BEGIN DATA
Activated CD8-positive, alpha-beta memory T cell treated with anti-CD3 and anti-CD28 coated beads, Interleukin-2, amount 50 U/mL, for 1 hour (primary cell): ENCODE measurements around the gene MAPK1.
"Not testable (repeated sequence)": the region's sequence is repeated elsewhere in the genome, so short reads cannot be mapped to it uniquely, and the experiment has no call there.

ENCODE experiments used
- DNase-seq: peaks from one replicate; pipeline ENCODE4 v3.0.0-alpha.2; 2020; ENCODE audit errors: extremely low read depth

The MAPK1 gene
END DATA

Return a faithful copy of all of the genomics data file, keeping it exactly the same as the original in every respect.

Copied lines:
Activated CD8-positive, alpha-beta memory T cell treated with anti-CD3 and anti-CD28 coated beads, Interleukin-2, amount 50 U/mL, for 1 hour (primary cell): ENCODE measurements around the gene MAPK1.
"Not testable (repeated sequence)": the region's sequence is repeated elsewhere in the genome, so short reads cannot be mapped to it uniquely, and the experiment has no call there.

ENCODE experiments used
- DNase-seq: peaks from one replicate; pipeline ENCODE4 v3.0.0-alpha.2; 2020; ENCODE audit errors: extremely low read depth

The MAPK1 gene